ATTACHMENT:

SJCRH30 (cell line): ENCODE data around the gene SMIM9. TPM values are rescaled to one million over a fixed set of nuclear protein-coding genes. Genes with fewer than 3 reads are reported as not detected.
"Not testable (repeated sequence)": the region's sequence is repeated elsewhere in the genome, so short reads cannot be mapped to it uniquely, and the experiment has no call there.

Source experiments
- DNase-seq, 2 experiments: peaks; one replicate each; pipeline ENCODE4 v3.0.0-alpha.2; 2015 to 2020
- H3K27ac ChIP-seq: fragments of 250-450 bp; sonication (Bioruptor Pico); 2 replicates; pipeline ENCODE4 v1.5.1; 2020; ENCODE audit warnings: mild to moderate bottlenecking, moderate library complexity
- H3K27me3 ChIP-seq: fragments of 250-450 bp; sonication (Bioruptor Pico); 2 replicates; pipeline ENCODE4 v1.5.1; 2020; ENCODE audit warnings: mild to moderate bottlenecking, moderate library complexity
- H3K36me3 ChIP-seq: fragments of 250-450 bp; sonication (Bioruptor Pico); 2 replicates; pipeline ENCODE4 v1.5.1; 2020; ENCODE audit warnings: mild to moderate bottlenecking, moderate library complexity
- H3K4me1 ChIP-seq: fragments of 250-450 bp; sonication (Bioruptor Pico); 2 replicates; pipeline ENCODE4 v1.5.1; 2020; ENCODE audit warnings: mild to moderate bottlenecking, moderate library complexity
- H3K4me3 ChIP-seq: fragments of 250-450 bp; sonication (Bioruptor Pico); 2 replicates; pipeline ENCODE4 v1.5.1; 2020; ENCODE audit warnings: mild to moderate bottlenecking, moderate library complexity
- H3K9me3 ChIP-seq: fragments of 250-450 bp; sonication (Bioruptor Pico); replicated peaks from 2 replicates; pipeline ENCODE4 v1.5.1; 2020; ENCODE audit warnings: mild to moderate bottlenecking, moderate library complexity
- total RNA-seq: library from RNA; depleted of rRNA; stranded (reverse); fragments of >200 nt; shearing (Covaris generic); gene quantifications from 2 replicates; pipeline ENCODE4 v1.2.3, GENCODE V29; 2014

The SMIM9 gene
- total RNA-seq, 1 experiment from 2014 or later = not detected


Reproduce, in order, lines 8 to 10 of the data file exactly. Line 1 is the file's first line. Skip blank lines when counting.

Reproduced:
- H3K4me1 ChIP-seq: fragments of 250-450 bp; sonication (Bioruptor Pico); 2 replicates; pipeline ENCODE4 v1.5.1; 2020; ENCODE audit warnings: mild to moderate bottlenecking, moderate library complexity
- H3K4me3 ChIP-seq: fragments of 250-450 bp; sonication (Bioruptor Pico); 2 replicates; pipeline ENCODE4 v1.5.1; 2020; ENCODE audit warnings: mild to moderate bottlenecking, moderate library complexity
- H3K9me3 ChIP-seq: fragments of 250-450 bp; sonication (Bioruptor Pico); replicated peaks from 2 replicates; pipeline ENCODE4 v1.5.1; 2020; ENCODE audit warnings: mild to moderate bottlenecking, moderate library complexity